China puts pressure on energy companies amid blackouts

China puts pressure on energy companies amid blackouts
China puts pressure on energy companies amid blackouts

Chinese authorities have ordered major state-owned energy companies to ensure adequate fuel availability as winter approaches, press reports said Friday, as the country faces power outages that threaten to dent growth in the world’s second-largest economy.
The electricity outages recorded in the recent period have caused the complete or partial closure of factories, affecting production and global supply chains. This crisis is due to a series of factors, including an increase in global demand for energy resources with the revitalization of the economic cycle, record prices for coal at the local level, and state controls on electricity prices and emissions reduction goals, according to what was reported by “Agence France Presse”.
In the past months, more than ten provinces and regions have had to impose restrictions on energy consumption.
And “Bloomberg” agency reported, quoting informed sources, who requested anonymity, that Chinese Vice Prime Minister Han Jing told energy companies of the need to provide enough fuel to ensure the continuity of economic activity in the country, and that Beijing will not tolerate power outages, according to what it reported. Agence France-Presse.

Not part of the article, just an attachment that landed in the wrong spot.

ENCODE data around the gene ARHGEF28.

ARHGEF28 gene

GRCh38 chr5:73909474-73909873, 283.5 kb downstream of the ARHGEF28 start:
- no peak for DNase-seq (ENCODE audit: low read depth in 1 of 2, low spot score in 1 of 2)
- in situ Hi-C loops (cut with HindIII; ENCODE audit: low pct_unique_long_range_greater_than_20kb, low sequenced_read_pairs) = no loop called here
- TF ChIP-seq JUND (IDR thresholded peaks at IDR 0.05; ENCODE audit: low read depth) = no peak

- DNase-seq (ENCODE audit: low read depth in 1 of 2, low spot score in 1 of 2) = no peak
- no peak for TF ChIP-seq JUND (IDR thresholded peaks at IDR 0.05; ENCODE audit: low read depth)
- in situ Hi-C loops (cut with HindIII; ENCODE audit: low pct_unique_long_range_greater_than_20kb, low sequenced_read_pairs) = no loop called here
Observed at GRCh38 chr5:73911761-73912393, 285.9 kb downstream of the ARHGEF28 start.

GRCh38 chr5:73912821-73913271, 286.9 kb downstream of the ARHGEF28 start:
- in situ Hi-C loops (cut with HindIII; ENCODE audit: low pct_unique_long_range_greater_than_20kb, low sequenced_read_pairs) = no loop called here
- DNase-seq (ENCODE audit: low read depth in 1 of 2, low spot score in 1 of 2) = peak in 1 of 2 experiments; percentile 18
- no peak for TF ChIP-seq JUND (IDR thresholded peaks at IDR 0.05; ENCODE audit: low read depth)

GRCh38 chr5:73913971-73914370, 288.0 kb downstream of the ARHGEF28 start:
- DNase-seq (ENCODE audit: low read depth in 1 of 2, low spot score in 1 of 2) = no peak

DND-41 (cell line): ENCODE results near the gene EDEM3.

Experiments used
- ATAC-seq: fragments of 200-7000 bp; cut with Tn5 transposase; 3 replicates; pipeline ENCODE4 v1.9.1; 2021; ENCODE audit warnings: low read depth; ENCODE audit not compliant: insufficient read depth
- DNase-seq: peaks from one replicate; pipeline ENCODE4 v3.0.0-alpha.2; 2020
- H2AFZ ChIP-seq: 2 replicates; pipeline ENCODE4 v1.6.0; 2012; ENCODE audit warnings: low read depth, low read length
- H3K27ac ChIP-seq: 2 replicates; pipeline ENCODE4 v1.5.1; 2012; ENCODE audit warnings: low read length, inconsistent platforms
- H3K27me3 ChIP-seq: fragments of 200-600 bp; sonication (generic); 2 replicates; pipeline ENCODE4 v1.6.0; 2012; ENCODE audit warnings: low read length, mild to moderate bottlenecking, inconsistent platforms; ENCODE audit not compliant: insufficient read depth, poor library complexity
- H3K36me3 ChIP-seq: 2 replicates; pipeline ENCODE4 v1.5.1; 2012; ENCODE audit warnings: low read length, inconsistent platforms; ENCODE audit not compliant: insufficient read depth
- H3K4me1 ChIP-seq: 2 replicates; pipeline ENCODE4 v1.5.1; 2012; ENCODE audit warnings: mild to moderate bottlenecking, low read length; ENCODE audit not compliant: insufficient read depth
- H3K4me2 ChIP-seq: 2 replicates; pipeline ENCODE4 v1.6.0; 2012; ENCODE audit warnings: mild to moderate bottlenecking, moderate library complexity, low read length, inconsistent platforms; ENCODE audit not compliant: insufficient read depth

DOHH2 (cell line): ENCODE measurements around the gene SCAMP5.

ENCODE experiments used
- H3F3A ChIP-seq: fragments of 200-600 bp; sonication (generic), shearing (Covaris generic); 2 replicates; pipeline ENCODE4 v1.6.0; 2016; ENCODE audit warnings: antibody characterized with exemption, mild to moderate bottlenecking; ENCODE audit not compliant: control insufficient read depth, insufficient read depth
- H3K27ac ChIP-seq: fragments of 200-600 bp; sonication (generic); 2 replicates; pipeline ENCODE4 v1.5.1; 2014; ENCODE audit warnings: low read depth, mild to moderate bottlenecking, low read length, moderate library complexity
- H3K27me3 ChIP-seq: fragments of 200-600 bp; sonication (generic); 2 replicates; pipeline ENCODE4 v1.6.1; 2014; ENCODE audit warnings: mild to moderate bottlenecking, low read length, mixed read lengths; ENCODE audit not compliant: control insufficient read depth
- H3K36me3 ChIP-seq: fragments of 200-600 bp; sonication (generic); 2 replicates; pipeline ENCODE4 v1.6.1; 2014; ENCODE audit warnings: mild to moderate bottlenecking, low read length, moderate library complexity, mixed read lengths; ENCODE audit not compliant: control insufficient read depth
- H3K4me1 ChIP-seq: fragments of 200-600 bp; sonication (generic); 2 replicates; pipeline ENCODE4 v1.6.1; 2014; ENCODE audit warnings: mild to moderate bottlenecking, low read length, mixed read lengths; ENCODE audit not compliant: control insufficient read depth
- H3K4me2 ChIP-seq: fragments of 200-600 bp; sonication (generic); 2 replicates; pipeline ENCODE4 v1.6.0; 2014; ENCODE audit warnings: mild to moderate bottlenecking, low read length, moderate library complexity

The sources indicated that Han, who oversees China’s energy and industrial production sector, was speaking during an emergency meeting this week with officials from the state’s Asset Regulatory and Economic Planning Agency.
Statistics published yesterday (Thursday) showed a decline in factory activity in China for the first time since February 2020, coinciding with the country’s entry into a wide closure in the face of the first outbreak of the “Corona” virus.
And the statements attributed to Han raised fears that the prices of raw materials, which are already high, will witness an additional increase. This demand, said Bjarne Schieldrop, an analyst at SEP, “means for us that we’re not about to see a lull in prices. On the contrary, things seem to be heading for an extra (high) frenzy.”
He added that companies may “spend everything possible in order to win an auction for a shipment of coal” or liquefied natural gas.
The current crisis prompted bank “Nomura” and “Goldman Sachs” this week to lower their forecasts for growth in China this year, with the possibility of causing additional disruptions in supply and production chains.
The crisis affected factories that produce materials for giant international companies such as “Apple” and “Tesla”, and were asked to suspend production.
A note issued by Capital Economics this week warned that “the power shortage is unlikely to abate soon.”
A worker at a factory in Dongguan Industrial District said this week that they started working night shifts after being asked to stop production during the day.
He explained, “Of course, we are not happy (…), but we are adapting to the hours of electrical rationing.”
Coal futures hit record levels Thursday in China, as the country suffers from a shortage of this fuel, which is widely used to provide energy.

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